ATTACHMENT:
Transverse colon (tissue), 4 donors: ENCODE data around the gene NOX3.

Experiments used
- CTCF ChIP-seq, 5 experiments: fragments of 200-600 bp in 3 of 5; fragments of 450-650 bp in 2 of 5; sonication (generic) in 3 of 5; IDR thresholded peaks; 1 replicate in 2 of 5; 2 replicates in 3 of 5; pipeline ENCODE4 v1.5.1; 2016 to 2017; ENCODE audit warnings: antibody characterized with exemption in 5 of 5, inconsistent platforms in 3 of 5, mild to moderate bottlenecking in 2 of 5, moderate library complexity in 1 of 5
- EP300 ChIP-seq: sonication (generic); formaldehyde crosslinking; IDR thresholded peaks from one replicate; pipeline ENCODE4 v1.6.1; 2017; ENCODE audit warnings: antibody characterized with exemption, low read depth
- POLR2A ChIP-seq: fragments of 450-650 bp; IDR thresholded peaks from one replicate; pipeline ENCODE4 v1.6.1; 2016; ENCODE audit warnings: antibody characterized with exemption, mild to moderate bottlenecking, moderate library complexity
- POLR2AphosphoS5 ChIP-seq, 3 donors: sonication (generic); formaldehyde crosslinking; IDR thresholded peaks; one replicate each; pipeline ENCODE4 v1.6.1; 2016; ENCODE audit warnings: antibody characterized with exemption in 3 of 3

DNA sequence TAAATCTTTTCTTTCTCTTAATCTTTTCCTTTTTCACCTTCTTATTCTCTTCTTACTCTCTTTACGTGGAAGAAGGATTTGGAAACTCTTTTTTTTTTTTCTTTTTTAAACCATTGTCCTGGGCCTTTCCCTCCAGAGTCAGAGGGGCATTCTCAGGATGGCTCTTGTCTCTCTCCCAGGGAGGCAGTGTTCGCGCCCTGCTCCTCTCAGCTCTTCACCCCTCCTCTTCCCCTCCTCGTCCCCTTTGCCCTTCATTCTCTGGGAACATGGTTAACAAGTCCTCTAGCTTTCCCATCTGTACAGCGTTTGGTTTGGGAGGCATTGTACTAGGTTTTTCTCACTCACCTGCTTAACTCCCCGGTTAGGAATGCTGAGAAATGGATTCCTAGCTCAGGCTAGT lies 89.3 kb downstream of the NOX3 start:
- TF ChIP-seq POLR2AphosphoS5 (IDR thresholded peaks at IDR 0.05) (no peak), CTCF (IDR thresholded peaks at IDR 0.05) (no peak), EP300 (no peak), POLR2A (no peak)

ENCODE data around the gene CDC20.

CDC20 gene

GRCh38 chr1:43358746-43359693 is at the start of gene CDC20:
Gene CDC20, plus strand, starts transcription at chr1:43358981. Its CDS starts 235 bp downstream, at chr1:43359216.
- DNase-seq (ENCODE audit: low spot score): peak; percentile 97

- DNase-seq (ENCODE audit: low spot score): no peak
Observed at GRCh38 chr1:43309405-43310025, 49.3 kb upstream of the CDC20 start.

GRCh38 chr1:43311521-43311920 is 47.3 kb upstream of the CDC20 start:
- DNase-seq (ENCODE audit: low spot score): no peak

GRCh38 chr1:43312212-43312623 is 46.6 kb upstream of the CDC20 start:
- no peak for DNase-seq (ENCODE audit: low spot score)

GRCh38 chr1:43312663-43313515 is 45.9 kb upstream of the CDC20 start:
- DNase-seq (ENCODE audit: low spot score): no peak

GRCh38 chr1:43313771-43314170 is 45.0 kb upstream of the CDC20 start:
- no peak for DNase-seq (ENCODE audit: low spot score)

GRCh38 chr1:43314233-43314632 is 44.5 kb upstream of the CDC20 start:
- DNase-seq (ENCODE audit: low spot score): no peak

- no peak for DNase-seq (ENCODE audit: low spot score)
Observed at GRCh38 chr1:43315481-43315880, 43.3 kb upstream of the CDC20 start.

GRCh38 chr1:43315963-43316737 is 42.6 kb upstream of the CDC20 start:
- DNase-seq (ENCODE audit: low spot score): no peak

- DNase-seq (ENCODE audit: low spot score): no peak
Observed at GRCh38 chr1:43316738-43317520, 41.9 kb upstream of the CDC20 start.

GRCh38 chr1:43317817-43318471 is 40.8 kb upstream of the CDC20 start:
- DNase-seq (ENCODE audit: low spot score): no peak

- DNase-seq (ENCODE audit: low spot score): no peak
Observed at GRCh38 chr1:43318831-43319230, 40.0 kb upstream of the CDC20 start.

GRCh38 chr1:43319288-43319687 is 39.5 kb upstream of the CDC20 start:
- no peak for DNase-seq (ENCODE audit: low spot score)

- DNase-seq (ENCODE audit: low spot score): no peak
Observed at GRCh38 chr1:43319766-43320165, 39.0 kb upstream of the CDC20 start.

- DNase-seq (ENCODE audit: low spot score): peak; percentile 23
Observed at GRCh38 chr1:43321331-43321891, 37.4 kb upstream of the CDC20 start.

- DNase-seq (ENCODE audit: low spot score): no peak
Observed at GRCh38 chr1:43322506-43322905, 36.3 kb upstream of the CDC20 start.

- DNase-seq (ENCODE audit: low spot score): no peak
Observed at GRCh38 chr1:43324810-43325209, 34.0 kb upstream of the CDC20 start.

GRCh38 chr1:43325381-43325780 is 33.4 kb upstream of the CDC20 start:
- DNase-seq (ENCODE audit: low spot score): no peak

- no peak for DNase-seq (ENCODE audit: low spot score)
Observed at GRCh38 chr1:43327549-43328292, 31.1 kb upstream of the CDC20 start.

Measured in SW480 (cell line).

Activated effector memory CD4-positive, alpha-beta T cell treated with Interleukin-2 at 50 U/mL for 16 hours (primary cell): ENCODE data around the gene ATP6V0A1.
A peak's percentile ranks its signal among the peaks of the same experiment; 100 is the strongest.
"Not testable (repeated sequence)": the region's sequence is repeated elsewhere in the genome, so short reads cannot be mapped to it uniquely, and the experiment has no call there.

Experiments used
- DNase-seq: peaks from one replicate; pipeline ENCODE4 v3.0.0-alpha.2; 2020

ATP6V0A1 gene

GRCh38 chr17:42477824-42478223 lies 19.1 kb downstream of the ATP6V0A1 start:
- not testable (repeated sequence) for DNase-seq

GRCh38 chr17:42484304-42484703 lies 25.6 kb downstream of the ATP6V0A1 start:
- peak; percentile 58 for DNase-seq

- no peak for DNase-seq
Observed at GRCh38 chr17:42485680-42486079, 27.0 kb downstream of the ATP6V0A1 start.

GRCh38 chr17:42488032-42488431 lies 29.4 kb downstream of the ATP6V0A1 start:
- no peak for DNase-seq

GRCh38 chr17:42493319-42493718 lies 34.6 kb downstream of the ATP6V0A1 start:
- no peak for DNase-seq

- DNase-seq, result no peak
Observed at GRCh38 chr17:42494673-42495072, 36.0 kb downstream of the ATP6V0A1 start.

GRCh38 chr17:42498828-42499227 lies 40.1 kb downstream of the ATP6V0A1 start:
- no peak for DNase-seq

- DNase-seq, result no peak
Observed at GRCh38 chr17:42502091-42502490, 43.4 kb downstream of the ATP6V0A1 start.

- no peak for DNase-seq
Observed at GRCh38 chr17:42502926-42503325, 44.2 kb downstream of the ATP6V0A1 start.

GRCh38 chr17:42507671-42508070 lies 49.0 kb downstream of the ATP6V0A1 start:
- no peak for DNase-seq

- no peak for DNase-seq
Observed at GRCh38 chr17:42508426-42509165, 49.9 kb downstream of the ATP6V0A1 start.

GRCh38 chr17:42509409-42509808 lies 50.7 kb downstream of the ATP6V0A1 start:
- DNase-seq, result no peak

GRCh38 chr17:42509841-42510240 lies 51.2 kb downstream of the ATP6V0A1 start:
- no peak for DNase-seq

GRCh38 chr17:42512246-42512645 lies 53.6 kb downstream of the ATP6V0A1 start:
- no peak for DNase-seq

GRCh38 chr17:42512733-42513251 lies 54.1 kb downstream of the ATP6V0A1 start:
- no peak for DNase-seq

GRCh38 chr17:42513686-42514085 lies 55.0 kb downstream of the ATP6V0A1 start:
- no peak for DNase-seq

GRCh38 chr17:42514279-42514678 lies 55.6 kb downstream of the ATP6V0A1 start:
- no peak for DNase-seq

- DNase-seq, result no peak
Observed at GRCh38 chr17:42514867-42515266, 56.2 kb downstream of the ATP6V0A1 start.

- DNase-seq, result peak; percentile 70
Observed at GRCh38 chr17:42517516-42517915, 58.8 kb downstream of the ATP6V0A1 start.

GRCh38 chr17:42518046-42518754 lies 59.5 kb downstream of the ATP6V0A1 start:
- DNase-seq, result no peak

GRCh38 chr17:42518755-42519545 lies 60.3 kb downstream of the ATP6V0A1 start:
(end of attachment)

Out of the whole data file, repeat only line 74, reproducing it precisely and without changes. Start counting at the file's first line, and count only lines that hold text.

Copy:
Observed at GRCh38 chr17:42502926-42503325, 44.2 kb downstream of the ATP6V0A1 start.